The Los Angeles Times, New York Times, and USA Today lead with Pakistani officials saying they have al-Qaida's No.2, Ayman al-Zawahiri,surrounded in a small hamlet of villages. As of last night, fighting involved about 500 militants and about 7,000 Pakistani troops. At least five soldiers were killed yesterday. The Washington Post fronts the search, but leads with U.S. officers in Iraq saying that foreign and Iraqi Islamic militants have eclipsed former regime holdouts as the source of attacks on civilians and security forces. "The Baathist money has dried up, and the leadership is largely gone," said one named officer. "The new money and leadership is coming from the extremists." (Note: USAT declined to release its paper last night, explaining that they had a story they didn't want anybody to see until the morning.)
According to overnight news caught by the LAT, Taiwan's president and vice president have been shot, the day before elections there. Taiwanese officials say both are in stable condition, and neither wound is serious, with the president shot in the stomach and the vice president shot in the knee.
There's something curious about the Zawahiri coverage. Despite most of the papers leading with it, the articles themselves generally go to great lengths to play down the report. The NYT and Post'spieces are particularly skeptical. The WP notes Pakistani officials say they have "no specific information on the whereabouts of Zawahiri." One unnamed Pakistani military official told the Post that there were "solid reports" Zawahiri was in the area about three months ago. He added, "We are not sure if he was still hanging out."
The LAT, though, cites U.S. intel sources saying the Pakistanis' belief "was based on more than the fact that their troops had encountered unusually fierce resistance. The officials said they could not provide details." But even the LAT adds that both U.S. and Pakistani officials "downplayed widespread media speculation that Zawahiri had been positively identified as the quarry and that he had been cornered by Pakistani forces in such a way that capture or even containment was imminent."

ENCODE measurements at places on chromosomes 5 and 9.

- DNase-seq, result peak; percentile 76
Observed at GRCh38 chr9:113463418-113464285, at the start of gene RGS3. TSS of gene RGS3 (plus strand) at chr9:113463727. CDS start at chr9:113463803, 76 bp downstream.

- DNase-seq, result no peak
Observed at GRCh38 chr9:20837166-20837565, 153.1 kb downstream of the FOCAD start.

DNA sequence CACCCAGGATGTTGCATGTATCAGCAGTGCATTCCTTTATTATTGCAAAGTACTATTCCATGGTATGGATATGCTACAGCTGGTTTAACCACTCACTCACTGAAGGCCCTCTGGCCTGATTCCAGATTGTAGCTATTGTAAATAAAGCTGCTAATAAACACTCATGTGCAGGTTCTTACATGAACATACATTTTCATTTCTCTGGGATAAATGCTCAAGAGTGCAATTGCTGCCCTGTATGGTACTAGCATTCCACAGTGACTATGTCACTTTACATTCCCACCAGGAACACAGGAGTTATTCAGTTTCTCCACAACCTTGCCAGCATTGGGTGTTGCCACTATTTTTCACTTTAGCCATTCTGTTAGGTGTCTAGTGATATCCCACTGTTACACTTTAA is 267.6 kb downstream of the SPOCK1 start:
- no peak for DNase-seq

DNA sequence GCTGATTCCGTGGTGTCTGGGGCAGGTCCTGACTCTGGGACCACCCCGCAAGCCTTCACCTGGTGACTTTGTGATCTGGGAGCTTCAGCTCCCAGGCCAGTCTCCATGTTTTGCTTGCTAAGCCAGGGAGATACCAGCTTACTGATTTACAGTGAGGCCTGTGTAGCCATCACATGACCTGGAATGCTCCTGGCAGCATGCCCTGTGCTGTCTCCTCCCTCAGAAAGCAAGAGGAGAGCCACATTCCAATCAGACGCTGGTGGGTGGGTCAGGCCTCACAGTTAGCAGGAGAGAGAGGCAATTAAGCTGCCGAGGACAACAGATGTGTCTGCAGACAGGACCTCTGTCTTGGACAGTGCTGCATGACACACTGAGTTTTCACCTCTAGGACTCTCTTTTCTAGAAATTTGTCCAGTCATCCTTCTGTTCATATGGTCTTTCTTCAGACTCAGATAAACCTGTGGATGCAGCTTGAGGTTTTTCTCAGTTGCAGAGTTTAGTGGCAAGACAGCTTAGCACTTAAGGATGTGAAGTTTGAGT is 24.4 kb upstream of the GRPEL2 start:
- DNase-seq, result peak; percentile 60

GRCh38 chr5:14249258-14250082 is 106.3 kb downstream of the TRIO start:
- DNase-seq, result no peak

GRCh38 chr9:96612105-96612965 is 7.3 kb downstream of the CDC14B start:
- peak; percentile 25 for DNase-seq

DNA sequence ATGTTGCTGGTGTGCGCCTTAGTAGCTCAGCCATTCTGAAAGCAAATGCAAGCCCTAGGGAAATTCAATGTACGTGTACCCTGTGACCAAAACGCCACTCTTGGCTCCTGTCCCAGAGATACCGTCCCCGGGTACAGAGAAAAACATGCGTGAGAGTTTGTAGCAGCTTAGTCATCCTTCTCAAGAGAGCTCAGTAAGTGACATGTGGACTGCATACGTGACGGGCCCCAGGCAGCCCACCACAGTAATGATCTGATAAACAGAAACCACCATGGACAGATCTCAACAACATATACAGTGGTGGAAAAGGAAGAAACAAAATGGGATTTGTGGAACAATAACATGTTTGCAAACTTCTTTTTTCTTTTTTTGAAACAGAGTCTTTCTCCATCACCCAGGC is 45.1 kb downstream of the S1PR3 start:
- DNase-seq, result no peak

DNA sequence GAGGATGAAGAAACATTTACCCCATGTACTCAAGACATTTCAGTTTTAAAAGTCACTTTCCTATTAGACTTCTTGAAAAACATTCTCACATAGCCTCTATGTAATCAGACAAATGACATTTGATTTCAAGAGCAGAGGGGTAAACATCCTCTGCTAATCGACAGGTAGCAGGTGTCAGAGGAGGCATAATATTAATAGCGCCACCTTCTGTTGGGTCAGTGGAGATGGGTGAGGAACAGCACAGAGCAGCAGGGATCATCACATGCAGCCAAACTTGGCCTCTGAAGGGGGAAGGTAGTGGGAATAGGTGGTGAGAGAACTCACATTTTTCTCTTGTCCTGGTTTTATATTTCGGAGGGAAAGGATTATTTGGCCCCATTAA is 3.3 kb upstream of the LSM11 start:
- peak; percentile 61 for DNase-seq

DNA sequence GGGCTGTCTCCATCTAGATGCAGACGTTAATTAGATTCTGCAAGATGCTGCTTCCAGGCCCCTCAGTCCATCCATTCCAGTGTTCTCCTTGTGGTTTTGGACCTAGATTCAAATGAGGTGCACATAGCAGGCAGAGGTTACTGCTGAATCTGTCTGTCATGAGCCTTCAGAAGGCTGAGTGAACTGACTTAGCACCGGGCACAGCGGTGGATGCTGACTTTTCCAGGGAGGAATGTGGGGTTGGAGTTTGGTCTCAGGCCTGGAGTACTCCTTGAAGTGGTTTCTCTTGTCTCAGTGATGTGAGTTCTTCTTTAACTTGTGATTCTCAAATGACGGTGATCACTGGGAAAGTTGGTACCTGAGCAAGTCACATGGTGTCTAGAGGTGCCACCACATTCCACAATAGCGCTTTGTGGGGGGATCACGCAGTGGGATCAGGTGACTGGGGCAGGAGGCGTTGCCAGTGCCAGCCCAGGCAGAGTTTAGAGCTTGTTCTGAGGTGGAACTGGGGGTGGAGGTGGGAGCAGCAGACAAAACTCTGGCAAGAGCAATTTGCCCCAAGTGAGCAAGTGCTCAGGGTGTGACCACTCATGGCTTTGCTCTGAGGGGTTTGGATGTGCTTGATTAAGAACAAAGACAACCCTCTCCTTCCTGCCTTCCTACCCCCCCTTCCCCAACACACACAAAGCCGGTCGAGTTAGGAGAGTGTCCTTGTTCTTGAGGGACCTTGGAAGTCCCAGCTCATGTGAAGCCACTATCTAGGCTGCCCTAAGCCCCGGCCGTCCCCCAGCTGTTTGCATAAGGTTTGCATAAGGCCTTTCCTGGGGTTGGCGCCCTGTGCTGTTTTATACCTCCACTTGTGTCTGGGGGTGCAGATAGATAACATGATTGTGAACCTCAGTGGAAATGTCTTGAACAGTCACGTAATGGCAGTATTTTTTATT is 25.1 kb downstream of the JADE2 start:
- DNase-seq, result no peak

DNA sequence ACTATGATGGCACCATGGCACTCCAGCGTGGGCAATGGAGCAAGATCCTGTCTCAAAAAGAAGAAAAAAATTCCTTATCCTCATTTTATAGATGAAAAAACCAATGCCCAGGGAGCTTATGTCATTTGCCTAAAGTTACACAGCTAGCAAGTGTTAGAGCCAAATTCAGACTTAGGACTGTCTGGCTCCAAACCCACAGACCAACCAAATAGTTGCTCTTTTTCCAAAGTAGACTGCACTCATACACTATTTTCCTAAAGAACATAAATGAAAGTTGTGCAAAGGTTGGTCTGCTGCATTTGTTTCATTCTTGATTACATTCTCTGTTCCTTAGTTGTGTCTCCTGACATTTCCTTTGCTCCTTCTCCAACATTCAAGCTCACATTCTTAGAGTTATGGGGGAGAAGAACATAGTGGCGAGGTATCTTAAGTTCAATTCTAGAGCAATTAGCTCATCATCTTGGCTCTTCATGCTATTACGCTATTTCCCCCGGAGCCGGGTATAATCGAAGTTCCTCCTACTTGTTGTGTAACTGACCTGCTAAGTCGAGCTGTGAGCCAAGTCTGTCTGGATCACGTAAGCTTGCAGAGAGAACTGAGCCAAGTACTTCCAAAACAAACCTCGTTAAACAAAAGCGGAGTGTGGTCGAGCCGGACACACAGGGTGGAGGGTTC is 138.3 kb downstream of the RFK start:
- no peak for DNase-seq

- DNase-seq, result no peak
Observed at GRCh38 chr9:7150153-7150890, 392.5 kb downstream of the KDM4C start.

And what exactly does "surrounded" mean? According to the last paragraph of the NYT's piece, it "should be understood to mean that the target was inside a several-square-mile area."
As the NYT notes up high, news—or perhaps rumor—of Zawahiri's impending capture came hours after Secretary of State Powell, who's visiting the region, announced that the U.S. has upgraded Pakistan to "major non-NATO ally" status, making it easier for the country to buy American weapons.
Unlike many intel stories, the Post's lead about the rise of Islamic militants in Iraq doesn't just take the word of top officials. It's better reported than that and includes quotes from named and unnamed intel officers stationed throughout Iraq. Among the tidbits in the piece, intel officials fret about how hard the militants are to track. "The Baathists had a clearer structure," said one officer. The story also questions the role played by AQ fellow traveler Abu Musab al-Zarqawi, whom the administration has fingered as Iraq's top terrorist. "He is probably just one of several ringleaders," said one intel officer. Yesterday's TP mentioned a recent LAT story that also cast doubt on the portrayal of Zarqawi. The LAT has been kind enough to re-post that article.